Thursday, September 20, 2007

Temple Lot in Missouri

Top left of the intersection: Community of Christ Temple
Top right of the intersection: Latter Day Saint Museum
Bottom right of the intersection: Community of Christ auditorium of Community of Christ
Bottom right: House is the headquarters of Church of Christ Temple Lot

Geography plays a big role in religion. The whole concept of a "holy land" brings the cosmos onto Earth. For many the holy land is the land in and around the country of Israel. For others the holy land extends down into Saudi Arabia. For Mormons there is another holy land. This one is located in Independence, Missouri and known as the Temple Lot.

The Temple Lot is a hill to the west of downtown Independence (presently a eastern suburb of Kansas City, Missouri). It is here where Mormon founder Joseph Smith Jr. declared the spot of the Garden of Eden and where a temple would stand that Jesus Christ would visit during his second coming.

Smith intended western Missouri to be the home for Mormonism. However, the New England "bloc" living Mormons were outcasts in an individualistic, slave-owning Missouri. Tick-for-tat terrorist raids on both sides followed up by an extermination order from the governor of Missouri forced the Mormons out and into Illinois.

The importance of the Temple Lot was not lost; however. Mormon theology still teaches Jesus will visit a temple on the grounds. Therefore a temple must be built. Splits in Mormonism have complicated this. Three branches of the religion claim property on or near the lot.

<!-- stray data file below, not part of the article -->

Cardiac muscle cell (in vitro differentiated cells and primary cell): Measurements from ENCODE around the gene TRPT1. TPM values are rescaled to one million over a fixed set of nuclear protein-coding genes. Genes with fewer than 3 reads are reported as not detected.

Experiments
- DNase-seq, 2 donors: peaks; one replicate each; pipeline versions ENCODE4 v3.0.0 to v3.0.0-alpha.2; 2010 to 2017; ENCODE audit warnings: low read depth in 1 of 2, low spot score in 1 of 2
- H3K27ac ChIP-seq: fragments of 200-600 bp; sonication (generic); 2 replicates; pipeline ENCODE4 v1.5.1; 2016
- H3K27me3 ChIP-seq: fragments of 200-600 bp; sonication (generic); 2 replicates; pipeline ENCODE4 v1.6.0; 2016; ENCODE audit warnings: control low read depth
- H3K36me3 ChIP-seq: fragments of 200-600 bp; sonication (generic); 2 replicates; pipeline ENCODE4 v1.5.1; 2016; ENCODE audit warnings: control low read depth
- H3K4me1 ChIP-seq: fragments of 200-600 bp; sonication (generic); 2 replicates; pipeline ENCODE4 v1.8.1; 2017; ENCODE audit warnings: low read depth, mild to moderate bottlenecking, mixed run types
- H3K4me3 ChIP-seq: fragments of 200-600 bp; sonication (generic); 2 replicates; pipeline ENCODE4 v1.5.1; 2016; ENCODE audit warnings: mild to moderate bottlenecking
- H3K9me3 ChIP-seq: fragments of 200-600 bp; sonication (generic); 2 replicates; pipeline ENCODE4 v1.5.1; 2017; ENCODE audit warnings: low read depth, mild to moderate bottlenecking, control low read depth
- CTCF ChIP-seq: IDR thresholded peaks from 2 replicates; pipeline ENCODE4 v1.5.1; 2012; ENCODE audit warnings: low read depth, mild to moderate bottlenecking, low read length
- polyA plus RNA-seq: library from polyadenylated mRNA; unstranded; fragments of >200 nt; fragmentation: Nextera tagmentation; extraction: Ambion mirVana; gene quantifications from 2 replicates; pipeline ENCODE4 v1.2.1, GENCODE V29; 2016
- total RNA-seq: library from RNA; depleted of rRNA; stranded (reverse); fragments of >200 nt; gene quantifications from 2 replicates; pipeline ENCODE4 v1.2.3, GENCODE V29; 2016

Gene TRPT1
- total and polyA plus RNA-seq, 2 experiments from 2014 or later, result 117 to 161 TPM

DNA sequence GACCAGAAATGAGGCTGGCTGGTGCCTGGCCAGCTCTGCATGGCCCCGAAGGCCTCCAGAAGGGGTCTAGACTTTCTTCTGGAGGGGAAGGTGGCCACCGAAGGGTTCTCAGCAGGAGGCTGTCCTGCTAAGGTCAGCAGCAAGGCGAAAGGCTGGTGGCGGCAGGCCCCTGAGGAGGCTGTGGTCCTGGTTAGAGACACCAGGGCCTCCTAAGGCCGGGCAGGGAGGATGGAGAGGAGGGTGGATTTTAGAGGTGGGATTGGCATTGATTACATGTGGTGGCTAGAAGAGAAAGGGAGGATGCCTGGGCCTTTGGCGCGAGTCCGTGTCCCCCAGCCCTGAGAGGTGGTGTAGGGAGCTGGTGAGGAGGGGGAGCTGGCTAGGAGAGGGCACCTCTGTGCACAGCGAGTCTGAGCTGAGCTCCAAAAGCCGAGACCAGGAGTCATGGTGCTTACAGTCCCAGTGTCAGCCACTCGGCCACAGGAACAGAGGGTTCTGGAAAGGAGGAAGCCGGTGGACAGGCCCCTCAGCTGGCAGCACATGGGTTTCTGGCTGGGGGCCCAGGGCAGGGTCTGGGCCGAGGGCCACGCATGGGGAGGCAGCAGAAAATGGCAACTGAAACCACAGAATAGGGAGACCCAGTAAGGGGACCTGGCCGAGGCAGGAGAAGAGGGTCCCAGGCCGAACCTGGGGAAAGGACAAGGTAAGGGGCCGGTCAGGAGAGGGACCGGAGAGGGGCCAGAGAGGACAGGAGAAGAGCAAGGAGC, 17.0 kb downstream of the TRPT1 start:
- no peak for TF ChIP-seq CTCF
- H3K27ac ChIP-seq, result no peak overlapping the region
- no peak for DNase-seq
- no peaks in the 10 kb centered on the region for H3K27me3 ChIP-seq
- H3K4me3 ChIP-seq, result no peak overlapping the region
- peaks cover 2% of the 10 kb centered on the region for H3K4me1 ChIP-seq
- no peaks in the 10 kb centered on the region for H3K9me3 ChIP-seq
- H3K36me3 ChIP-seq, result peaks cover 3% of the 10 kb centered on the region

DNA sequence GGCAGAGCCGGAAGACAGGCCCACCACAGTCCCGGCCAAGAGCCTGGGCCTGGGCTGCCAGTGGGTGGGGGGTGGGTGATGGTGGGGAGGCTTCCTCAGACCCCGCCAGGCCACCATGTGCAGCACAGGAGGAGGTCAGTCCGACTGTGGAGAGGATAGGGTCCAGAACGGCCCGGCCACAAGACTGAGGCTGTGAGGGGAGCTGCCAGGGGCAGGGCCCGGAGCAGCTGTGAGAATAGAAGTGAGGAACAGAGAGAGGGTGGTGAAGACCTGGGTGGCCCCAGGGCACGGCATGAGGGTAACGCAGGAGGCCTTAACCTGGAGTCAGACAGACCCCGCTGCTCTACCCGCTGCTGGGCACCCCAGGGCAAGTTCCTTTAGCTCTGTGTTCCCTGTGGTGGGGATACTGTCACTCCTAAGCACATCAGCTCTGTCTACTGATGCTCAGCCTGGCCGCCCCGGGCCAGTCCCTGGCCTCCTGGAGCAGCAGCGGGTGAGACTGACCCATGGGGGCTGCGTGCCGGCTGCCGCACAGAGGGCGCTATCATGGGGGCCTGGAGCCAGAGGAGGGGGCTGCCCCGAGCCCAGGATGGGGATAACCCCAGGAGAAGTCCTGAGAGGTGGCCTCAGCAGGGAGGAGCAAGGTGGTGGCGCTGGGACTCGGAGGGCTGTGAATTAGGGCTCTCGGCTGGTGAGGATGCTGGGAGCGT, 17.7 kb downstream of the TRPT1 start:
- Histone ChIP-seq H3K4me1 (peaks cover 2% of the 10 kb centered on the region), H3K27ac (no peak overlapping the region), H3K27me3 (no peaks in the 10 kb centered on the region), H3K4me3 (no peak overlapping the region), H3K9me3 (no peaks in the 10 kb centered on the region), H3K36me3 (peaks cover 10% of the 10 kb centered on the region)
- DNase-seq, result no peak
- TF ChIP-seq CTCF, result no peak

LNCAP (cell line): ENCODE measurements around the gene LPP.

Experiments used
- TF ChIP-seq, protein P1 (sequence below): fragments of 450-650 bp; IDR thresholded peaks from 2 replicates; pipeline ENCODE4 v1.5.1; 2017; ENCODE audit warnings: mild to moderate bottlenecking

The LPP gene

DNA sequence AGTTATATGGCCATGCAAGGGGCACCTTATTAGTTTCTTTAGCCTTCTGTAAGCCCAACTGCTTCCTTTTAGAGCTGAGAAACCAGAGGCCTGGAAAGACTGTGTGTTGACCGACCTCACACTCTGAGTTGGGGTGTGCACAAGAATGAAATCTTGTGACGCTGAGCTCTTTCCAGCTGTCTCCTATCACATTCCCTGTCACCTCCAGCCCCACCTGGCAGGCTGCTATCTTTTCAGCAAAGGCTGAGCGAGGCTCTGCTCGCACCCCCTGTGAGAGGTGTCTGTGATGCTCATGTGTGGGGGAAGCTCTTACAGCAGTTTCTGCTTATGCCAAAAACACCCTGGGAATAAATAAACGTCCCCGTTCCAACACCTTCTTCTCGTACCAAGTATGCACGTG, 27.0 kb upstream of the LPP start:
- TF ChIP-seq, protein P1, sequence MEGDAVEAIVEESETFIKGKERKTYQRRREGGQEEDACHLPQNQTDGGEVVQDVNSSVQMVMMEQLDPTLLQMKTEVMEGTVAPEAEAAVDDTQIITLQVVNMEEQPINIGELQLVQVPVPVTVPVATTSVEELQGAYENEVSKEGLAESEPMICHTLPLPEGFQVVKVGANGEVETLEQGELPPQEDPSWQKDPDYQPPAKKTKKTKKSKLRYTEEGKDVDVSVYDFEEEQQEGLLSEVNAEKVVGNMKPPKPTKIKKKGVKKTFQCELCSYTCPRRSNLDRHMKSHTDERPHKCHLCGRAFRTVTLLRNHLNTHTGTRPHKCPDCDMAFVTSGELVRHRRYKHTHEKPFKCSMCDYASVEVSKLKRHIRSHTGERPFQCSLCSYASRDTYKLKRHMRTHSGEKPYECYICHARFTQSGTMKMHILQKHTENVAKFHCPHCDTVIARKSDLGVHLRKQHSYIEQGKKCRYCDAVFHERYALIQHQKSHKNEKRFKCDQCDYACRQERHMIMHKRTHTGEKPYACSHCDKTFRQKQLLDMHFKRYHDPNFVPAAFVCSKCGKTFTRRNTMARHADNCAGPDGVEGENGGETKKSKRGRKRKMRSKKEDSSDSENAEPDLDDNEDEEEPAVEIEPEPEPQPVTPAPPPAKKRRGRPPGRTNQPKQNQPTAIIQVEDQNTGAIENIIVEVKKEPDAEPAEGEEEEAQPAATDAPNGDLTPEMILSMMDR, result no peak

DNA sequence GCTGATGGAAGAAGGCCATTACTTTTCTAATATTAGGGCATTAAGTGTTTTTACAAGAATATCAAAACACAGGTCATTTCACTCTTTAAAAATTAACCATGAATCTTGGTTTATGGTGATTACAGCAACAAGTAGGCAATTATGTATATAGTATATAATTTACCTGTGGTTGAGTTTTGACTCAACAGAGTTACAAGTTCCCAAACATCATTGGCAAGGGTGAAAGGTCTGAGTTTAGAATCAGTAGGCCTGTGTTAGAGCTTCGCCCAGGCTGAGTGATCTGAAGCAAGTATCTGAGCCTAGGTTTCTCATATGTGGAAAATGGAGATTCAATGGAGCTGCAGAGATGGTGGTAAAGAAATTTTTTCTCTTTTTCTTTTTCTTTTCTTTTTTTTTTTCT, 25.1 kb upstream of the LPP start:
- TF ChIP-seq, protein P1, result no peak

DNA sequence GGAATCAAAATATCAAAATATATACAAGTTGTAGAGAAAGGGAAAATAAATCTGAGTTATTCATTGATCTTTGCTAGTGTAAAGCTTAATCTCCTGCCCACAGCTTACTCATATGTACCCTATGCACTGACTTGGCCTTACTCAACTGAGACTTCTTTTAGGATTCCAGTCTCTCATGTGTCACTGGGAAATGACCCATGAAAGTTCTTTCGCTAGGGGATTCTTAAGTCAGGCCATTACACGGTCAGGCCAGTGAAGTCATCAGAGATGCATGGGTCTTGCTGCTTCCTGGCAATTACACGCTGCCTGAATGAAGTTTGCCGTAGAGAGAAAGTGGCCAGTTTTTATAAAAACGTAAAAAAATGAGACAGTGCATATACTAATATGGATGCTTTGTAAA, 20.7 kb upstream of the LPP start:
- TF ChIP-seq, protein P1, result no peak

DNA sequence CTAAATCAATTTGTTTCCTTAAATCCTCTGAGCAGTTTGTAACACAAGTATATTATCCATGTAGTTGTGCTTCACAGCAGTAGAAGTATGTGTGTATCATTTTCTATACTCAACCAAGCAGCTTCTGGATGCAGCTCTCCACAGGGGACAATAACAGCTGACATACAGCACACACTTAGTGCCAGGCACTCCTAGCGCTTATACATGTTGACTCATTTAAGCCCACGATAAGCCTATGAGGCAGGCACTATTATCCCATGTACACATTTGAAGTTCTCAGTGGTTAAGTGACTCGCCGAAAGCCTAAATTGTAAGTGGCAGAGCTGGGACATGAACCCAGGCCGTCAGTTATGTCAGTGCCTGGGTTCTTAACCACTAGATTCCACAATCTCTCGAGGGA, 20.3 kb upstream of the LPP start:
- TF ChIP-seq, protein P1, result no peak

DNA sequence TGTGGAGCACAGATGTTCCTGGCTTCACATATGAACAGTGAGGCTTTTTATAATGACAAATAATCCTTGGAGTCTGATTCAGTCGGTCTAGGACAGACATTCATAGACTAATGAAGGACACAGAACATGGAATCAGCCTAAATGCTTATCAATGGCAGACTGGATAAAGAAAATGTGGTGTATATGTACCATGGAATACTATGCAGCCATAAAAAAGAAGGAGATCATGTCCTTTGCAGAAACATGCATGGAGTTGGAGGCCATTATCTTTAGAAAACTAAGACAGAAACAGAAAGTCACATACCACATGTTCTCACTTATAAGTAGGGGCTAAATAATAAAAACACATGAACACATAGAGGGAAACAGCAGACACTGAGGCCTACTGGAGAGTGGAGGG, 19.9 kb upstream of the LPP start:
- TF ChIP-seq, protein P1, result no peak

The Church of Jesus Christ of Later Days Saints (LDS aka Utah Mormons aka the biggest branch of Mormonism) have a visitor center for historical tourists and the headquarters for their local bishops. The LDS does a good job keeping the history of itself in people's minds and on the landscape.

The Community of Christ (CoC) has its own temple. The CoC's presence is reflective of its relationship to LDS. The CoC split off from LDS after the death of Joseph Smith Jr. The CoC rejected what they claim were inventions by Brigham Young and brought the church closer in line with mainline Protestantism. The temple is open to all (unlike LDS temples) and dedicated to peace throughout the world. Inside everyone is welcomed to take a self-guided tour which one symbolically receives all the CoC's sacraments.

The final player is the Church of Christ Temple Lot. Temple Lot believes that towards the end Jospeh Smith lost his way and his last prophesies were false. This group has tried repeatedly to build a temple but has been delayed because of economical downturns, legal challenges, and arson. The Church is small in membership and does not have relations with any other off-shoot. There small building is a monument to their isolation.


Anonymous said...